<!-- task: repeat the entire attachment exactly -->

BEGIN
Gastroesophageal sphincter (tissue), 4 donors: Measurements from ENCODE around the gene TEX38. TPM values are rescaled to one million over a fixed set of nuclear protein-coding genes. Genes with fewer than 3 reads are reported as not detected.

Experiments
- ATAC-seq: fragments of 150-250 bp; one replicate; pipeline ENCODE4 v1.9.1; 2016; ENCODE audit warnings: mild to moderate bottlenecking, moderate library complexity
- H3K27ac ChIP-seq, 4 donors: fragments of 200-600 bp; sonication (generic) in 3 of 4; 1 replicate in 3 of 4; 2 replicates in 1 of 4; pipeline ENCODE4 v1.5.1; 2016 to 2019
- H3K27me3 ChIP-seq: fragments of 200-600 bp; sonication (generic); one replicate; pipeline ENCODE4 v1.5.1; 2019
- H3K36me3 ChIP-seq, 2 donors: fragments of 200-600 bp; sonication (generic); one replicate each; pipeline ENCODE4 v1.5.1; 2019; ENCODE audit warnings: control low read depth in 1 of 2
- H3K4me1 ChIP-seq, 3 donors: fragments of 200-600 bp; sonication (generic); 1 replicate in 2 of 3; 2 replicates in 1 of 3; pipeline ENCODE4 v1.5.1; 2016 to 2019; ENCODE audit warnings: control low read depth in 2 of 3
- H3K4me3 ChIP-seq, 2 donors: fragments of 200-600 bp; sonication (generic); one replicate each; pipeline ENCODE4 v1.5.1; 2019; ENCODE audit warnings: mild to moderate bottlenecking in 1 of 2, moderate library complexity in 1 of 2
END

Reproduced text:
Gastroesophageal sphincter (tissue), 4 donors: Measurements from ENCODE around the gene TEX38. TPM values are rescaled to one million over a fixed set of nuclear protein-coding genes. Genes with fewer than 3 reads are reported as not detected.

Experiments
- ATAC-seq: fragments of 150-250 bp; one replicate; pipeline ENCODE4 v1.9.1; 2016; ENCODE audit warnings: mild to moderate bottlenecking, moderate library complexity
- H3K27ac ChIP-seq, 4 donors: fragments of 200-600 bp; sonication (generic) in 3 of 4; 1 replicate in 3 of 4; 2 replicates in 1 of 4; pipeline ENCODE4 v1.5.1; 2016 to 2019
- H3K27me3 ChIP-seq: fragments of 200-600 bp; sonication (generic); one replicate; pipeline ENCODE4 v1.5.1; 2019
- H3K36me3 ChIP-seq, 2 donors: fragments of 200-600 bp; sonication (generic); one replicate each; pipeline ENCODE4 v1.5.1; 2019; ENCODE audit warnings: control low read depth in 1 of 2
- H3K4me1 ChIP-seq, 3 donors: fragments of 200-600 bp; sonication (generic); 1 replicate in 2 of 3; 2 replicates in 1 of 3; pipeline ENCODE4 v1.5.1; 2016 to 2019; ENCODE audit warnings: control low read depth in 2 of 3
- H3K4me3 ChIP-seq, 2 donors: fragments of 200-600 bp; sonication (generic); one replicate each; pipeline ENCODE4 v1.5.1; 2019; ENCODE audit warnings: mild to moderate bottlenecking in 1 of 2, moderate library complexity in 1 of 2